Let’s say we’ve got a distributor for our products in France, or Germany, or even Brazil. Someone who knows the market, and can handle enquiries and orders domestically, and in the country’s language for customers who prefer that. How are we supporting them online?
In too many cases, I see only the most tenuous of links. The manufacturer’s website, presumably in English, is the repository of all information about the company and its products. There’s an ‘international distributors’ page which lists its overseas representatives, and links to their websites. These websites are in the native language, but may or may not contain significant product information, or even reciprocate the link. In many cases they’re just a bit rubbish.
Now look at that from the point of view of a prospect in those countries making an online search, in their native language, for widgètes bleus or Blauewidgelementen or whatever. How likely are they to be presented with either the manufacturer’s website (with lots of information, but in another country and in English) or the distributor’s (with little information, but at least in the right language)? Neither is likely to appeal to the search engine much.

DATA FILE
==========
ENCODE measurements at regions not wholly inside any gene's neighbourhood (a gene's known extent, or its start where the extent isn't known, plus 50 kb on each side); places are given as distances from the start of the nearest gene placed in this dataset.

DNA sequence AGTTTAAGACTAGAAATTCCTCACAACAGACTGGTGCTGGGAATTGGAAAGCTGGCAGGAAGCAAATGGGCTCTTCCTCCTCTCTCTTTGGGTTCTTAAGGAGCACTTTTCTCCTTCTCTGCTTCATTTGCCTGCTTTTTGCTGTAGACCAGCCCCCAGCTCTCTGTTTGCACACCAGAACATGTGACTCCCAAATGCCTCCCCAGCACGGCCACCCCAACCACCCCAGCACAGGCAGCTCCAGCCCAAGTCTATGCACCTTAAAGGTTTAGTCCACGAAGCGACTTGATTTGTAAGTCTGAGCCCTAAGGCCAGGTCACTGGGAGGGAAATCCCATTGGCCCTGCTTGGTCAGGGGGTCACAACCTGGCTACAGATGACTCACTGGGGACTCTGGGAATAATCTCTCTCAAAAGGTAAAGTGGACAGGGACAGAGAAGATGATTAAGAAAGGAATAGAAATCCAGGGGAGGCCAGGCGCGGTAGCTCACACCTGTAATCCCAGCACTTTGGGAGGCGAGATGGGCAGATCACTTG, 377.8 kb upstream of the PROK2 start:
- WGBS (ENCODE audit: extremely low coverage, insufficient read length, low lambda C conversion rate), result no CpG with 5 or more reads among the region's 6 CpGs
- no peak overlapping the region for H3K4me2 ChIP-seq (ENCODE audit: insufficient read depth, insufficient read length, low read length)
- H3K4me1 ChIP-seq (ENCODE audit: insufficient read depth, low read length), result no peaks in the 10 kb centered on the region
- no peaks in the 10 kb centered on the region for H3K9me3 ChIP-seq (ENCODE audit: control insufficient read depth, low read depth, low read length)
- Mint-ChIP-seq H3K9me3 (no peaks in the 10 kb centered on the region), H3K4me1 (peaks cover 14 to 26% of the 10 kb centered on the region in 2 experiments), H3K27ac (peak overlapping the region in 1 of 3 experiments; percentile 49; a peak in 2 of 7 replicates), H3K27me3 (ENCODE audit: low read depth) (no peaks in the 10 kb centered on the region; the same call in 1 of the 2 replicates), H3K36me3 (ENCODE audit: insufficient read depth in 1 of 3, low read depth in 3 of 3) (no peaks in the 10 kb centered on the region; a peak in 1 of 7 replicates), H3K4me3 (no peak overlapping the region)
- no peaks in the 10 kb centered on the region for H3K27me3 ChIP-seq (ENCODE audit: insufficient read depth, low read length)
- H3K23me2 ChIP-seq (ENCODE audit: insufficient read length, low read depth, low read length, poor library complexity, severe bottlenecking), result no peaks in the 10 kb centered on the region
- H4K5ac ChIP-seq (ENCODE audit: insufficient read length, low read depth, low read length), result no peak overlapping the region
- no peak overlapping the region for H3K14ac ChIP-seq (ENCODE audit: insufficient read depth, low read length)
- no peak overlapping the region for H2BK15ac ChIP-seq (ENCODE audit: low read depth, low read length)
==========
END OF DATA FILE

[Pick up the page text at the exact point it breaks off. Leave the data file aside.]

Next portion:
One way to overcome this would be to use search advertising heavily in each country, but as any long-term advertiser knows, this only works if there’s the content on the landing page – in the right language – to support the promise of the advert.
So what we’re going to need is two things: better content on the manufacturer’s website about the distributors, and better content on the distributors’ websites about the products. In both cases, it’ll probably be for the manufacturer to initiate the exercise, but for the distributor to do the writing*.
It’s not really possible to generalise about if and how search engines prefer local summary content in local languages, or in-depth content in different languages, but why not start to cover more of the bases?
*Top tip: an overseas distributor asked to write a dozen web pages about the products in their own language turns out to be surprisingly less motivated to do so than one who’s sent a dozen web pages about the products translated by Google Translate and asked to make some corrections so they read better.